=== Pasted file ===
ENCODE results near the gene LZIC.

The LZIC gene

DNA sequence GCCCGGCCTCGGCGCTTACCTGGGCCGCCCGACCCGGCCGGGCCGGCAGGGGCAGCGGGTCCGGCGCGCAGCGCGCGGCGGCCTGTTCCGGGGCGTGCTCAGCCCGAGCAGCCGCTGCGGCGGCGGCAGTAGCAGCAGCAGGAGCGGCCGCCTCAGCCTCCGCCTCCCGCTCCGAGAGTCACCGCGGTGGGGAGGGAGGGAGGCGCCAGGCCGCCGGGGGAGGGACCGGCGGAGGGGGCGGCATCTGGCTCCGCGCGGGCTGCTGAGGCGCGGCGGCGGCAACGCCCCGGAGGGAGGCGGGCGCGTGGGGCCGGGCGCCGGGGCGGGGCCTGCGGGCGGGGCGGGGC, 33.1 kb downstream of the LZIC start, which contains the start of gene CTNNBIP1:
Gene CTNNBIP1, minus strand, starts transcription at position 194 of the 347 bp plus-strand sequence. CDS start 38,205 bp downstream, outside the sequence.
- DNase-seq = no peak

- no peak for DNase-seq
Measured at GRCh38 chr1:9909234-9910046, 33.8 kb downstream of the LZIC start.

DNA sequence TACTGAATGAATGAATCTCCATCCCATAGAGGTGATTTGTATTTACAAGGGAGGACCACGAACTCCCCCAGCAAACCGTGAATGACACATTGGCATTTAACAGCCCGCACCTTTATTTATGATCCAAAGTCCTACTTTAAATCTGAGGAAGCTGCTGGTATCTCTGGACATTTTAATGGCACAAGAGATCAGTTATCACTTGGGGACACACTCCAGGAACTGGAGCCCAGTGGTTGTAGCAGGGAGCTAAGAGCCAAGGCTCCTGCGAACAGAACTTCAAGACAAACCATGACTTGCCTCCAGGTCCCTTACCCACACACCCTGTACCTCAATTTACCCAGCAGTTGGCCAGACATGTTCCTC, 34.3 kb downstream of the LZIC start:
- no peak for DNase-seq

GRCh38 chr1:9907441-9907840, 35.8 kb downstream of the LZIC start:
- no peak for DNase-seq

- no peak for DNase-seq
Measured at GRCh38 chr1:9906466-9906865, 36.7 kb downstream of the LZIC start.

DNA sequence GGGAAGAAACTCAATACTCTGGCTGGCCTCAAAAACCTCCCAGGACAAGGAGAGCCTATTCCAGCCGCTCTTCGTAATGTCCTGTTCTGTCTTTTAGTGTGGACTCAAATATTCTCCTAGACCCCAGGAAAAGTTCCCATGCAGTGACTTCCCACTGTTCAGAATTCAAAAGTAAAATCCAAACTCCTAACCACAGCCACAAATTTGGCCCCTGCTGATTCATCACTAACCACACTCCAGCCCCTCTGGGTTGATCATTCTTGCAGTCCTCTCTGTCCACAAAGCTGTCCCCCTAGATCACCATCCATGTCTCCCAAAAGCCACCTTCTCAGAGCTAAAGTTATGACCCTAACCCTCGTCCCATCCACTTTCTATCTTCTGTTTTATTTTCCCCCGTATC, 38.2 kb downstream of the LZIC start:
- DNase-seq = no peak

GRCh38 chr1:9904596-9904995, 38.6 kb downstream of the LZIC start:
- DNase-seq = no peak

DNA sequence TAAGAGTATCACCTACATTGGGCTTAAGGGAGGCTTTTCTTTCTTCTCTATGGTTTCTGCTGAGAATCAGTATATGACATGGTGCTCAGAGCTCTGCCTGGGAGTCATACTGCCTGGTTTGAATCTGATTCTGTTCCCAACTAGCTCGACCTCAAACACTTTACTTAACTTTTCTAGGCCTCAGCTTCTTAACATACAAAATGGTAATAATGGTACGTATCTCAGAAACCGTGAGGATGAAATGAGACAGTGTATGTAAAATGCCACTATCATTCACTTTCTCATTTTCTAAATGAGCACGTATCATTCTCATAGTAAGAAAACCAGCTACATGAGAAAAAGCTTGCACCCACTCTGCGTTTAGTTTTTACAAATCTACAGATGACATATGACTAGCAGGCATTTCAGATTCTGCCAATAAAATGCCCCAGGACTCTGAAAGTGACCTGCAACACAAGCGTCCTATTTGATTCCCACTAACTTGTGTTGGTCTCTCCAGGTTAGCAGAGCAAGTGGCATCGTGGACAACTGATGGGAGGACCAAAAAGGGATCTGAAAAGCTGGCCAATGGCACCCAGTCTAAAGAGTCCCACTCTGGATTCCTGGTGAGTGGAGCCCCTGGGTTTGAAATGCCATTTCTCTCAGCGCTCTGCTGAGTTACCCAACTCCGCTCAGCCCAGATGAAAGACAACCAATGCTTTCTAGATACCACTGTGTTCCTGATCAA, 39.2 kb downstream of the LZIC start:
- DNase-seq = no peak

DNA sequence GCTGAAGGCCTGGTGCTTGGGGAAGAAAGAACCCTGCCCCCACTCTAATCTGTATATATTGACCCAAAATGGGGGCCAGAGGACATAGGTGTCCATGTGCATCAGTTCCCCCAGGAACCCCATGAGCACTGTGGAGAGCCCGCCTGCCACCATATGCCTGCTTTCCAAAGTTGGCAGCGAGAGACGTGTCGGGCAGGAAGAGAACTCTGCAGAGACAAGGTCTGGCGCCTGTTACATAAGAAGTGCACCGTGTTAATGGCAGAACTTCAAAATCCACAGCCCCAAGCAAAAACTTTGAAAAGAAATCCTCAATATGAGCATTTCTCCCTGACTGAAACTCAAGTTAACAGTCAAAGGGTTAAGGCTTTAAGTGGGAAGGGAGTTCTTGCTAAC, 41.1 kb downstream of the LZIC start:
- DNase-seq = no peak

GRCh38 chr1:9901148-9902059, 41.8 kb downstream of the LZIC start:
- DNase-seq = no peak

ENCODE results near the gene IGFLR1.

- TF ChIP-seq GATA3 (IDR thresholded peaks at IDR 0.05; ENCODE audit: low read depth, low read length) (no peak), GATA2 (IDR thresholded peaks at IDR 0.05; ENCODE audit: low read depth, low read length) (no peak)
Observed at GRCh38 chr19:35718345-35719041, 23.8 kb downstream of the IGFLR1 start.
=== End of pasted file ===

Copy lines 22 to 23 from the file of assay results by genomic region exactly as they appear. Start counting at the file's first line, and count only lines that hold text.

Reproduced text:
GRCh38 chr1:9901148-9902059, 41.8 kb downstream of the LZIC start:
- DNase-seq = no peak